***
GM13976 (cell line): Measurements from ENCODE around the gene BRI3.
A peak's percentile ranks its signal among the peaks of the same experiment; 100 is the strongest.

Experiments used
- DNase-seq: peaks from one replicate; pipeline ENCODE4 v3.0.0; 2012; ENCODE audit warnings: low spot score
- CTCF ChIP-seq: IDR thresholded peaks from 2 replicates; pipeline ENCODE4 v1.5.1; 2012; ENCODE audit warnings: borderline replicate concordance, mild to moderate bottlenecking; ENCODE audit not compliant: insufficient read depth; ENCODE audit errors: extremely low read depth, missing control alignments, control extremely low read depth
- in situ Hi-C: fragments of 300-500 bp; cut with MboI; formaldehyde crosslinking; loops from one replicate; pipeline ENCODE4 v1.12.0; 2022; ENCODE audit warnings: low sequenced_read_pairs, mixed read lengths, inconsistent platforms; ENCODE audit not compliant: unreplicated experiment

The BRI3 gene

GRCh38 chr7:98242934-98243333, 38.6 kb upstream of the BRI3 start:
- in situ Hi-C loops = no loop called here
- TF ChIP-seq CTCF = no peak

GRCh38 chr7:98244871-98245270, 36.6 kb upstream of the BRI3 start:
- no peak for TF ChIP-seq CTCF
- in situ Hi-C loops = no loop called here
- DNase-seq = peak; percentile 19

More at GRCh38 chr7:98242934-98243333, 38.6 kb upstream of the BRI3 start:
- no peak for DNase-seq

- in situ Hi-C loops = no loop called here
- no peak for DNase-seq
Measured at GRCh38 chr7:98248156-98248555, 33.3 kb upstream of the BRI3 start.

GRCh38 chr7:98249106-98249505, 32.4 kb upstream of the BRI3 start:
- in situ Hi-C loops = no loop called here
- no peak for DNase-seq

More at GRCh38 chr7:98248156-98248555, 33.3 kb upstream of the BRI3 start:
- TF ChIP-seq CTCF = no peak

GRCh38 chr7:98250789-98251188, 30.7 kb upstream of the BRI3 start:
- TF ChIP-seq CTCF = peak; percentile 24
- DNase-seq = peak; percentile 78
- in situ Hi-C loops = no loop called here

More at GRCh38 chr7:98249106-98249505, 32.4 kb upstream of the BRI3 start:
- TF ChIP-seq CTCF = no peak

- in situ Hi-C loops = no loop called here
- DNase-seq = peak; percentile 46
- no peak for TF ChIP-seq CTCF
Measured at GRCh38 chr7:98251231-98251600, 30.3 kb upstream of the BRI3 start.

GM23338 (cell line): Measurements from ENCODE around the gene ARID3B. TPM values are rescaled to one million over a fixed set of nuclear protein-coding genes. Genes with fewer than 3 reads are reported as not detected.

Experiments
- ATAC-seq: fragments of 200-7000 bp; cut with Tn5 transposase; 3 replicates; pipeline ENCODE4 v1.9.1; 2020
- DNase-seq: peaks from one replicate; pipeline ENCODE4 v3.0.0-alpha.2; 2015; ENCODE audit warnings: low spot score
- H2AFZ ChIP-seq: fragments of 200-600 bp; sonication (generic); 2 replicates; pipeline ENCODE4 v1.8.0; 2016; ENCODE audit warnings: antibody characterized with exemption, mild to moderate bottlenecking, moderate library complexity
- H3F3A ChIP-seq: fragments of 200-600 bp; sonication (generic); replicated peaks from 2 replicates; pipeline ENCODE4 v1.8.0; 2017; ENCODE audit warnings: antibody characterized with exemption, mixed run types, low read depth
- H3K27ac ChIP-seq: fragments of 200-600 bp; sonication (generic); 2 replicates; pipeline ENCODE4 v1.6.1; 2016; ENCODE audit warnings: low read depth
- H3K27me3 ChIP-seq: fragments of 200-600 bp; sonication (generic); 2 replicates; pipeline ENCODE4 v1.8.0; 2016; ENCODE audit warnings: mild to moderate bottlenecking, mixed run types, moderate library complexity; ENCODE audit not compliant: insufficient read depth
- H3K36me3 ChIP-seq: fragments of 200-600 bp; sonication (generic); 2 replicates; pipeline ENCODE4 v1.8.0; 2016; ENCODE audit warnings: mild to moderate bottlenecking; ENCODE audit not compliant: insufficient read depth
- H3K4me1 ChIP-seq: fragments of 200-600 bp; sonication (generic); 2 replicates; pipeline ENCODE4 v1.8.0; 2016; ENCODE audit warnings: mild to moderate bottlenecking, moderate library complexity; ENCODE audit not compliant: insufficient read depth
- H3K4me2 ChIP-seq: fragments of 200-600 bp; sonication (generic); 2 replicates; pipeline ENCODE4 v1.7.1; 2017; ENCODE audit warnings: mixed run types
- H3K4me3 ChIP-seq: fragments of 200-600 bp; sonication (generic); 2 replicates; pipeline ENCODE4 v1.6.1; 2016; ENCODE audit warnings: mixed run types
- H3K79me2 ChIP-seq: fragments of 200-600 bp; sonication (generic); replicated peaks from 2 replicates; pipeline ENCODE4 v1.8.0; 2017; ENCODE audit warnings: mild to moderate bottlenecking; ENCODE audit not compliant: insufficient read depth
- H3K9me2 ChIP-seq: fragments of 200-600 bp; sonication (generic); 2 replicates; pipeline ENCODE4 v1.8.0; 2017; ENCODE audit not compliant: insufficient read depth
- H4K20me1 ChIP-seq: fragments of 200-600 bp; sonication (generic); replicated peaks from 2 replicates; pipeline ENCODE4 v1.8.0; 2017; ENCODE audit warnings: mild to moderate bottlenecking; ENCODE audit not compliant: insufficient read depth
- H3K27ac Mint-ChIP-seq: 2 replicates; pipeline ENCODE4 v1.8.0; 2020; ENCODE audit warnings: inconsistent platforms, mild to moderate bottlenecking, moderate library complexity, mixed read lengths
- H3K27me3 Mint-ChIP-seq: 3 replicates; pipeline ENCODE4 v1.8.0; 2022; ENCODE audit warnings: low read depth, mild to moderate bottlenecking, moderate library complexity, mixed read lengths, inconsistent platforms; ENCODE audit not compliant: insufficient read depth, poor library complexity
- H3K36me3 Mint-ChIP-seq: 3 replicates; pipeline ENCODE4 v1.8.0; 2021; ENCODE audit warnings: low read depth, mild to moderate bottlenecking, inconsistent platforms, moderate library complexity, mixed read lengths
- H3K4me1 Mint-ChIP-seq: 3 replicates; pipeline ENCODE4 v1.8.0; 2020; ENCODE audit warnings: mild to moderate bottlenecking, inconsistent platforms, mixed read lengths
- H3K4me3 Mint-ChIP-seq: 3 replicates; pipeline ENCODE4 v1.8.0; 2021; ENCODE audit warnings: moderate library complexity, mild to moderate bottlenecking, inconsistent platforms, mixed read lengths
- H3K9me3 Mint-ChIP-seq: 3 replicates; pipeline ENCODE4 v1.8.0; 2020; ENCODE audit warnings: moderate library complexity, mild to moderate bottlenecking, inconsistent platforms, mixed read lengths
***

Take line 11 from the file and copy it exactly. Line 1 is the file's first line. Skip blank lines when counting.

GRCh38 chr7:98244871-98245270, 36.6 kb upstream of the BRI3 start: